Avoiding Pedestrian Auto AccidentsDecember 10, 2012
Defensive driving generally refers to watching out for other drivers on the road. But drivers should also be alert to reckless or distracted pedestrians, especially when driving through Baltimore and some suburban areas. In 2011, Maryland’s State Highway Administration compiled data that showed 703 pedestrians were injured after being struck by a car in the city. Nine were killed. And while the number of U.S. pedestrian-auto accidents is decreasing, pedestrian fatalities in some Maryland suburban counties are on the increase.
The majority of these accidents — 70 percent — turn out to be the fault of the pedestrian, not the driver. Recent accident reports reveal the following:
- Two-thirds of the pedestrians who were struck were intoxicated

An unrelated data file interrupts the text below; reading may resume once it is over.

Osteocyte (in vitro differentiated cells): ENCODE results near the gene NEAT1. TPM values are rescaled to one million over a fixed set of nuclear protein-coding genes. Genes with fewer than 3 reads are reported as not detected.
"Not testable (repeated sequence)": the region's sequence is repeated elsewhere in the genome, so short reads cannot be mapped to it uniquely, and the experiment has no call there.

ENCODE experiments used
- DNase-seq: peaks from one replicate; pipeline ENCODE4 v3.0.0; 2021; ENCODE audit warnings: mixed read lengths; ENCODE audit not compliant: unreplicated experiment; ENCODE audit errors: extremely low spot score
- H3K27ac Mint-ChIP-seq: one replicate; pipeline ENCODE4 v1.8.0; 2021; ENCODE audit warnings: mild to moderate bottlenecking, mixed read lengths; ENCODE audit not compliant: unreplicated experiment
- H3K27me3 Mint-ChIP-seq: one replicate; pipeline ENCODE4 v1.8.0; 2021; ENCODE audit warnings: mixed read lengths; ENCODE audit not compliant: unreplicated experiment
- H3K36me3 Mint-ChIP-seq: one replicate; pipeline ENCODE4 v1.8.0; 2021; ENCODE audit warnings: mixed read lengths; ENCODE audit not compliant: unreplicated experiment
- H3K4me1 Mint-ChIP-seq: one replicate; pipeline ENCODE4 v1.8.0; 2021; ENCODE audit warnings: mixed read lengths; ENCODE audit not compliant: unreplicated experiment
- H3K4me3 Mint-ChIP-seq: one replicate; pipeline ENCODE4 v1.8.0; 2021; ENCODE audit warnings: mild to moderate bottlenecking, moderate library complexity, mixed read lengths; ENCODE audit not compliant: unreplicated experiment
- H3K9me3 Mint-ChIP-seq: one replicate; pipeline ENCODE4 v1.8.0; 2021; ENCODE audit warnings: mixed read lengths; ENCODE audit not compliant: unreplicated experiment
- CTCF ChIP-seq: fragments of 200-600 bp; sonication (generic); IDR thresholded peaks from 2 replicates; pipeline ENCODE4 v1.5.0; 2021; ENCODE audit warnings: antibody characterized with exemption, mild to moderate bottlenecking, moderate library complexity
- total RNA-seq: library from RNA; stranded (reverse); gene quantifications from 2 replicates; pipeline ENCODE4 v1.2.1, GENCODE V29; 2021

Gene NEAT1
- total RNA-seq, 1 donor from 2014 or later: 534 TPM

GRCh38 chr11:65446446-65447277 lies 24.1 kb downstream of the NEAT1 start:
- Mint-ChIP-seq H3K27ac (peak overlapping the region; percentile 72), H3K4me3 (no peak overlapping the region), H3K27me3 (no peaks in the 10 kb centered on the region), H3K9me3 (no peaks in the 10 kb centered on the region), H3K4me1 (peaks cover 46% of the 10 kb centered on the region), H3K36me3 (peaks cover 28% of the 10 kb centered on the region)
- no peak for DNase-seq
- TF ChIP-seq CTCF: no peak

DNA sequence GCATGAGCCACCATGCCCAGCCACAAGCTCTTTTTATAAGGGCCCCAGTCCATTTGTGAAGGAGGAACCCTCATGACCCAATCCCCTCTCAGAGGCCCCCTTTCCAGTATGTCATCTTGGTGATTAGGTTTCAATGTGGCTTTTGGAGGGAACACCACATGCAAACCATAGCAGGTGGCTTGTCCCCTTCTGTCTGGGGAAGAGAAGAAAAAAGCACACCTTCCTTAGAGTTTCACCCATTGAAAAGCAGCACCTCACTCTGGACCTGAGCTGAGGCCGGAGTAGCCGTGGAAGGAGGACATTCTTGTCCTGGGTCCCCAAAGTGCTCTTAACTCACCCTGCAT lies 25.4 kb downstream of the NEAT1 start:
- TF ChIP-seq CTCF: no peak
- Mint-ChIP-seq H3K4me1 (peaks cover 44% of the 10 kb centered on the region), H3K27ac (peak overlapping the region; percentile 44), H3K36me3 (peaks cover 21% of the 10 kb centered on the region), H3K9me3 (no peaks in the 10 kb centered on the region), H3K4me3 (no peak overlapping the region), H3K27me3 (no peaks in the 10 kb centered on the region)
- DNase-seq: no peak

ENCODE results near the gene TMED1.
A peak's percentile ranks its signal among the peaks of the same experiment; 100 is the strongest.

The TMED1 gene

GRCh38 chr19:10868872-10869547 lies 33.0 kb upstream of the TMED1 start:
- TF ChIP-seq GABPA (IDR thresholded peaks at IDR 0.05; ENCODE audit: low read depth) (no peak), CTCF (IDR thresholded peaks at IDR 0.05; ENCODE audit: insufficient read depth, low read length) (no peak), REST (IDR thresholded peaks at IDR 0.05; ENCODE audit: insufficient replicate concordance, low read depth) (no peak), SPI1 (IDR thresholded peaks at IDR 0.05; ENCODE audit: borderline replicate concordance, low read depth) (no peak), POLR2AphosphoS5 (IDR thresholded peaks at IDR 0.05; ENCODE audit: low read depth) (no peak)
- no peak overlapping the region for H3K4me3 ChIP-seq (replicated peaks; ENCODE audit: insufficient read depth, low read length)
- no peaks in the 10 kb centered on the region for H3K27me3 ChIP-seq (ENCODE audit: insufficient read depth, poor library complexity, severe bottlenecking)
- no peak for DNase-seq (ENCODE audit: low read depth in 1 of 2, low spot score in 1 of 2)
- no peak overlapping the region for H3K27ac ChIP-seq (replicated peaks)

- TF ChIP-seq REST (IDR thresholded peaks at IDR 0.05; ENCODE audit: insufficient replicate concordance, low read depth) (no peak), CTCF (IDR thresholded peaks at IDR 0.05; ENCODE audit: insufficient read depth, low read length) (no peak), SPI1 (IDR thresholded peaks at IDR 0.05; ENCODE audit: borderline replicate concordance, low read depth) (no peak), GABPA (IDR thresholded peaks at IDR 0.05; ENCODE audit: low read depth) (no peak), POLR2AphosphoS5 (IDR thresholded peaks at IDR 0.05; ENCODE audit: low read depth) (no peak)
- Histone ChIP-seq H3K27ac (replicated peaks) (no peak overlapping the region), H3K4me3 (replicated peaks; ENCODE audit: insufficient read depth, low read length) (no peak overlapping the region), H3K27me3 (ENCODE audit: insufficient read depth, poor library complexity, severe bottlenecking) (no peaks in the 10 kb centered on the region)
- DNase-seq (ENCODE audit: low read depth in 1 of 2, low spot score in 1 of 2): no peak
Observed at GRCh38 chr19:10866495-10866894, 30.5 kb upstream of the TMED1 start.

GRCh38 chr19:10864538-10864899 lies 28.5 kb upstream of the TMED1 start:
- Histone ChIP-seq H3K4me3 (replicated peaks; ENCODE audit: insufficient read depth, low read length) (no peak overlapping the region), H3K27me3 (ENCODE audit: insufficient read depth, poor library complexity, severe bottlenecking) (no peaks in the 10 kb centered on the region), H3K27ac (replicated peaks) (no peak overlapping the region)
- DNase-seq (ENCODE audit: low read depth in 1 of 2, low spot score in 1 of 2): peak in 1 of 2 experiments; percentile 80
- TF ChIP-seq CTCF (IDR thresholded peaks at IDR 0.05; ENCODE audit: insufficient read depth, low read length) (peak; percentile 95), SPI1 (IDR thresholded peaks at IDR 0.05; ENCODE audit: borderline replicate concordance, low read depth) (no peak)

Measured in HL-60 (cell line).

- Walking while using a hand-held device or ear-buds is often a factor
- 75 percent of these accidents occur at night
The Baltimore Metropolitan Council is addressing the problem through their “Street Smart” campaign, which sends teams of volunteers to particularly dangerous Baltimore intersections to give drivers and walkers safety tips. Both populations — drivers and pedestrians — need to be more aware and less distracted.
Drivers should yield to pedestrians in cross-walks, and pedestrians should make use of them instead of illegally crossing streets elsewhere and follow the walk/do not walk signals at traffic lights. Drivers should be especially vigilant for anyone crossing the street when making left-hand turns. Distracted walking turns out to be just as dangerous as distracted driving. And while it is a terrible idea to get into your car after a night out at a bar, walking under the influence, especially at night, is also risky business. If you as a pedestrian have been injured in a car accident or you have gotten into a car accident due to a pedestrian, contact the Maryland accident lawyers at LeViness, Tolzman & Hamilton, P.A. immediately.